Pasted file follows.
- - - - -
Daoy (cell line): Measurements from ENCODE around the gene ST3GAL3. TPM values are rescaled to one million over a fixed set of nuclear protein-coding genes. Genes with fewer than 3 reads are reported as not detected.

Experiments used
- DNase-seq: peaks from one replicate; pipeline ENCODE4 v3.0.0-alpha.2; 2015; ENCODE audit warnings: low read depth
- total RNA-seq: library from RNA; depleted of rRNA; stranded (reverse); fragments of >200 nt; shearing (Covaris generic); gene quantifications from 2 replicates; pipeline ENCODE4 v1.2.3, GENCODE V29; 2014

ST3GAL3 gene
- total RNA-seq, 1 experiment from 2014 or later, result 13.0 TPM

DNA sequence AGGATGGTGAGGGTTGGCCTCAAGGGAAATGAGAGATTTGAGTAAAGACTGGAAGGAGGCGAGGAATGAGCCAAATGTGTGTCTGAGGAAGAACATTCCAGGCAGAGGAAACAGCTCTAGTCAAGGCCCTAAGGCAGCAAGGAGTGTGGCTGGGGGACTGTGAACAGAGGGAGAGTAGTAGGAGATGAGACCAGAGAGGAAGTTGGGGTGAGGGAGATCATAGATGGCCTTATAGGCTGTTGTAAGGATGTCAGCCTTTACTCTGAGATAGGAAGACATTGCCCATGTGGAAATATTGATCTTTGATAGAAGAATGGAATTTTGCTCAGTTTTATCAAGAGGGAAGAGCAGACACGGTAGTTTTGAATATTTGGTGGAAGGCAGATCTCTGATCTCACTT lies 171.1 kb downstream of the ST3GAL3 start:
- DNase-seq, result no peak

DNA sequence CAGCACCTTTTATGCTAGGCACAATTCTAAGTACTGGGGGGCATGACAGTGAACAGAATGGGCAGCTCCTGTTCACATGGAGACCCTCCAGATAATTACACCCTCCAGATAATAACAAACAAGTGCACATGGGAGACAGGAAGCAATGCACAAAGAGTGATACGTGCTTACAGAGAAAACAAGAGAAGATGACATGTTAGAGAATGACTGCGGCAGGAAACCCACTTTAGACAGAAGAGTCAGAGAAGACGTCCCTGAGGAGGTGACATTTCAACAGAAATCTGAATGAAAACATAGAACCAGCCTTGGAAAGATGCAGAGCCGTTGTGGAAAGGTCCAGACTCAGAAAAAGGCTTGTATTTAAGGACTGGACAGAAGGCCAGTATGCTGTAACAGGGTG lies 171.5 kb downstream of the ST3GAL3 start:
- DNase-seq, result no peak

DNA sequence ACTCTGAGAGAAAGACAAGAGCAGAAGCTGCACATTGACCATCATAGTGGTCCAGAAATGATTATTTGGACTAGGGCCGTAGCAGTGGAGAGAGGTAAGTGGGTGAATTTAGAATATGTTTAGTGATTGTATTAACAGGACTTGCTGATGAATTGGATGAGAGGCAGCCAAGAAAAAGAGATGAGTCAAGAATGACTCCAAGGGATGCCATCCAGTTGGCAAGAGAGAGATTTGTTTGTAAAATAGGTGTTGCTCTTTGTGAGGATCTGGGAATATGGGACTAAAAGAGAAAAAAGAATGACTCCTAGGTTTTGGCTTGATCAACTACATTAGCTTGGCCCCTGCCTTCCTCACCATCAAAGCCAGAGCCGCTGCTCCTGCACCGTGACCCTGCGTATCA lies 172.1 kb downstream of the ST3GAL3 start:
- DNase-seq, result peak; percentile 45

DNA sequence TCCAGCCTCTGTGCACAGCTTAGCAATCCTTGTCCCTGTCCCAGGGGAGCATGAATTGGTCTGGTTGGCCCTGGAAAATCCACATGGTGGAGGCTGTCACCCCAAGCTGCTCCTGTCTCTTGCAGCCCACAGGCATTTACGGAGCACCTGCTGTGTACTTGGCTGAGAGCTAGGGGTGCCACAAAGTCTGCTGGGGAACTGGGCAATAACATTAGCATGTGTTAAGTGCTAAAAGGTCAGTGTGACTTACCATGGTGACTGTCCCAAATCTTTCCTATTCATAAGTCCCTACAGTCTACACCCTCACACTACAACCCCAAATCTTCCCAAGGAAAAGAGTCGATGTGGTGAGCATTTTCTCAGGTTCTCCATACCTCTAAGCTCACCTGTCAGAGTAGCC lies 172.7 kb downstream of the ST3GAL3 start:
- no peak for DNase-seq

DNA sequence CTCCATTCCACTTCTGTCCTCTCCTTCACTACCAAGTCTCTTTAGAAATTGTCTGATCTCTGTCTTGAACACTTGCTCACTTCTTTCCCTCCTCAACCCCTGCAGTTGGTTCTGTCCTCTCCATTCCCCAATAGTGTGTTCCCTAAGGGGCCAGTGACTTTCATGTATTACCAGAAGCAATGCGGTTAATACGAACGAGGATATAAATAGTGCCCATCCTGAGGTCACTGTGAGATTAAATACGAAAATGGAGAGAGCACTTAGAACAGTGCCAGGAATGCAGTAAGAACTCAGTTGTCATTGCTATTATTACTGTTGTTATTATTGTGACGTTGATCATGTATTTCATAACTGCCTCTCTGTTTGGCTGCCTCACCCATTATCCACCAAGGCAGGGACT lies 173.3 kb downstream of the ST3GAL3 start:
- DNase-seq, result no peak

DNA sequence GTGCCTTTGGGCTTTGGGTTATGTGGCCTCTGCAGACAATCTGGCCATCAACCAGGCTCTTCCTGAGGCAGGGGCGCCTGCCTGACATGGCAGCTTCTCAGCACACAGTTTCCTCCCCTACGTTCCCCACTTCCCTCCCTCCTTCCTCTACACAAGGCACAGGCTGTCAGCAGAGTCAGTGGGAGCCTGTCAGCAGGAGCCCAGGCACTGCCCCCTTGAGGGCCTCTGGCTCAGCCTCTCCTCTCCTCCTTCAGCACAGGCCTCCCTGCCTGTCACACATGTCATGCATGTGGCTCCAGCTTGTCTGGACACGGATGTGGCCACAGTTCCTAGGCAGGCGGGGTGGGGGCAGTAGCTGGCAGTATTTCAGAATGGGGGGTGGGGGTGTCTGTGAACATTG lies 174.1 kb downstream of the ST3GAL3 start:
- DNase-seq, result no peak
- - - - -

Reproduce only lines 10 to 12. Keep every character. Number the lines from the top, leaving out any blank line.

- DNase-seq, result no peak

DNA sequence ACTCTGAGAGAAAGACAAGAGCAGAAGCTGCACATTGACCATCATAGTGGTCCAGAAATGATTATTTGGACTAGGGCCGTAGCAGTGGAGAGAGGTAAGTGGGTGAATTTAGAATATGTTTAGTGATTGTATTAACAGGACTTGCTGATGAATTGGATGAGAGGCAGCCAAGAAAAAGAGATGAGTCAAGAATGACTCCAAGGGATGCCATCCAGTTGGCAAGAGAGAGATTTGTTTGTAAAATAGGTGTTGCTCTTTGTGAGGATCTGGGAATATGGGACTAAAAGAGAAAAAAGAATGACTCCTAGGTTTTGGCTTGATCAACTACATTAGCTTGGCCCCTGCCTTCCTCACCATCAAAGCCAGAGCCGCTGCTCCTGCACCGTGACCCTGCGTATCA lies 172.1 kb downstream of the ST3GAL3 start:
- DNase-seq, result peak; percentile 45